The Emperor's Children

(Literary Masterpieces, Volume 4)

With only three published books, Claire Messud has established a reputation as one of the more important rising writers in English. Twice a finalist for the PEN/Faulkner Award and a recipient of a Guggenheim Fellowship, Messud is interested in the life where nothing has proceeded according to plan. In each of her two earlier novels (When the World Was Steady, 1994, and The Last Life, 1999) as well as the novellas collected in The Hunters (2000), Messud tells the stories of characters whose lives are awash in disappointment, who feel keenly their lack of fulfillment. Her novel The Emperor’s Children deals with a battery of characters whose lives do not seem to reach accord with their ambitions and their pictures of themselves. The novel is in some ways also a narrative about September 11, 2001. Messud is too subtle a writer to make this primarily a story about the national tragedy, however, instead using it as both catalyst and epilogue to the intertwined narratives of her cast of characters.

The novel is loosely focused on three friends, comrades since their college days at Brown, who have collectively crossed the threshold of thirty years of age, the American turning point. First is Marina Thwaite, the daughter of a respected and well-known cultural critic and journalist, Murray Thwaite. Marina signed a book contract years earlier for a cultural critique of children’s fashions but has failed to complete (or even write) the book; instead, she keeps pushing her deadline back time after time. The second friend is Danielle Minkoff, a news program and documentary producer for television who keeps missing the opportunity to develop the next big story; she has never had a serious relationship. The third member of their coterie is their gay friend Julius Clarke, a freelance critic and dilettante who supports himself through “temping” and secretarial work. Each of the three feels that she or he is destined to make a difference or fated to accomplish something special; yet, none of the three has made good on the promise. Marina lives with her parents and fails to work; Julius keeps himself barely afloat with his office jobs and skips from affair to affair; Danielle, the most successful and emancipated of the three, has been unable to produce the program that will make her career. Their senses of themselves seem to be summed up by Marina’s declaration to Danielle: “I can’t see just taking any dumb thing because it’s somehow ’good for me’ to have a job. I’ve got to believe, I mean, I know that I’m more serious than that.”

The title of Marina’s unfinished book is The Emperor’s Children Have No Clothes. The “emperor” who furnishes the totem at the center of the novel is Marina’s father, an aging critic and cultural spokesperson who made his reputation during the heady revolutionary days of the 1960’s. Thwaite is a famous intellectual, widely published and successful, an icon of cultural presence whose very eminence seems out of the grasp of the next generation. Like the members of the younger generation, however, Murray is also still filled with the need to be relevant, to accomplish even grander ambitions; he is secretly working on a magnum opus that tries to answer the most human question of them all: how to live.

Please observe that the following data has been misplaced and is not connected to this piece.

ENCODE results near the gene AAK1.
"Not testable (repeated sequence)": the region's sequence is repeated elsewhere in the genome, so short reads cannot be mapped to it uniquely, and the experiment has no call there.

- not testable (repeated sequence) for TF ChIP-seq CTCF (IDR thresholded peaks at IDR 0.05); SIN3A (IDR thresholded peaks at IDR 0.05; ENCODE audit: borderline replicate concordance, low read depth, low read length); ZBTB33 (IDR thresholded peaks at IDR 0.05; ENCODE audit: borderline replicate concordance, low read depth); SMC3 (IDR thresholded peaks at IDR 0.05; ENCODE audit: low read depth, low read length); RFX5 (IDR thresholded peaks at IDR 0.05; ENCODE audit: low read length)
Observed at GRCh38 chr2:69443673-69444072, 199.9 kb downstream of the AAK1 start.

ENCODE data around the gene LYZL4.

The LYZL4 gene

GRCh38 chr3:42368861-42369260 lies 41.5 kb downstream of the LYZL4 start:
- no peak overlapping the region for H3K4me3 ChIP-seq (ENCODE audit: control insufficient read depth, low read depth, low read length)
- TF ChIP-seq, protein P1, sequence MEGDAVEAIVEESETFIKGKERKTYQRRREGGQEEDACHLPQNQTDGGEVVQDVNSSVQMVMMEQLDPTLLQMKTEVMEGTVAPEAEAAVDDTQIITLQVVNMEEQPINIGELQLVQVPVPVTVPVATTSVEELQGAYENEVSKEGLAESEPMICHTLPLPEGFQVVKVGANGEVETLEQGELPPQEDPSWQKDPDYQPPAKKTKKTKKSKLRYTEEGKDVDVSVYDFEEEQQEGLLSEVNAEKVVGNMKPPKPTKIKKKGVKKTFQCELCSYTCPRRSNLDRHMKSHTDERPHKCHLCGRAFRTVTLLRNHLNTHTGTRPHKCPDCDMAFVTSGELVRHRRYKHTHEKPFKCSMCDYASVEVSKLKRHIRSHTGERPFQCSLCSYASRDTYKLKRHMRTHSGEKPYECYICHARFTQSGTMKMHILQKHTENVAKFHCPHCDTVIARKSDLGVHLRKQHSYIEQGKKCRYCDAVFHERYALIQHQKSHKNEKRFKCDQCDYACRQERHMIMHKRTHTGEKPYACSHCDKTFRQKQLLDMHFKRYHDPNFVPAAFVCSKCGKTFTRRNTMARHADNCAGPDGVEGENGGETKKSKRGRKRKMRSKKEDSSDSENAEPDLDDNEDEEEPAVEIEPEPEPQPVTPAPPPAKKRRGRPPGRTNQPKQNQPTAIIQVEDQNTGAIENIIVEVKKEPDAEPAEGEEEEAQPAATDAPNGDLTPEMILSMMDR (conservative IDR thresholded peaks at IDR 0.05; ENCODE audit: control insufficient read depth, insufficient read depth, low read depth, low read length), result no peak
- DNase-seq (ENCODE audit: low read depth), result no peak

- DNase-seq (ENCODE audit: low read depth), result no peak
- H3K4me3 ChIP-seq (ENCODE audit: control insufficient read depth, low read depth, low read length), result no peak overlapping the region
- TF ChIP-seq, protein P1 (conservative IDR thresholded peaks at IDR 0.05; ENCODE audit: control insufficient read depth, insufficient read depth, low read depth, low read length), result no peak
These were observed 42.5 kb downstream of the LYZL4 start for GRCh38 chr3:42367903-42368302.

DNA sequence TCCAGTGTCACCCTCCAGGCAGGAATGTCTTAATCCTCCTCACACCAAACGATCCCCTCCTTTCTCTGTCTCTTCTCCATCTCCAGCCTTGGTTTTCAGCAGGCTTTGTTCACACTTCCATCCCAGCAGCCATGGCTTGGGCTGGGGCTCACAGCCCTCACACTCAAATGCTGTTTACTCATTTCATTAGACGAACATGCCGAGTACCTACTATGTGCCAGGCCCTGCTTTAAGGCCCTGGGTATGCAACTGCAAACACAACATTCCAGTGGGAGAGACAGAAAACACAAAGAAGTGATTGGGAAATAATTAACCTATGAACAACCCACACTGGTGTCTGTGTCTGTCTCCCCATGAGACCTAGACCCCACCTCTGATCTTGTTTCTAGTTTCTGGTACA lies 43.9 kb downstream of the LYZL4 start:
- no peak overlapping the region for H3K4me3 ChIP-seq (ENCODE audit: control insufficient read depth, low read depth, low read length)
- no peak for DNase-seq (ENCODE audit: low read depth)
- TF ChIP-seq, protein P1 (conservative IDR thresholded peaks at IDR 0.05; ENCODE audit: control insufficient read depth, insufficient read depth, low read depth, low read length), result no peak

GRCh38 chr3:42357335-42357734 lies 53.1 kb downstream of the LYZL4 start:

The circle of the three friends and their revolution around Marina’s lofty father, however, are disturbed by the intrusion of three different men. Ludovic Seeley is a magazine editor of a soon-to-launch periodical and a self-styled iconoclast from Australia who is eager to tear down such cultural icons as Murray in order to promote himself. Danielle introduces Seeley to Marina; neither woman realizes that Danielle is attracted to Seeley, but before long the daughter of the icon and the man who would destroy his image are involved and soon engaged to be married.

Also entering the scene is Murray’s nephew Frederick “Bootie” Tubb, a college dropout and self-instructing intellectual in training who idolizes Murray and wishes to emulate him. Bootie reads Emerson, considers the kind of thinking he was required to do in college too facile and obvious, and sees in Murray a model for his future self. Perhaps seeing something of his own past in Bootie’s hunger for growth, Murray...

(The entire section is 1763 words.)


(Literary Masterpieces, Volume 4)

Booklist 102, no. 22 (August 1, 2006): 42-43.

Commonweal 133, no. 19 (November 3, 2006): 22-24.

Library Journal 131, no. 10 (June 1, 2006): 108-109.

London Review of Books 28, no. 20 (October 19, 2006): 15-16.

The Nation 283, no. 10 (October 2, 2006): 30.

The New York Review of Books 53, no. 15 (October 5, 2006): 29-31.

The New York Times 155 (August 22, 2006): E1-E8.

The New York Times Book Review 155 (August 27, 2006): 1-10.

Publishers Weekly 243, no. 19 (May 8, 2006): 43.

The Spectator 302 (September 9, 2006): 44-46.

The Washington Post, September 10, 2006, p. BW07.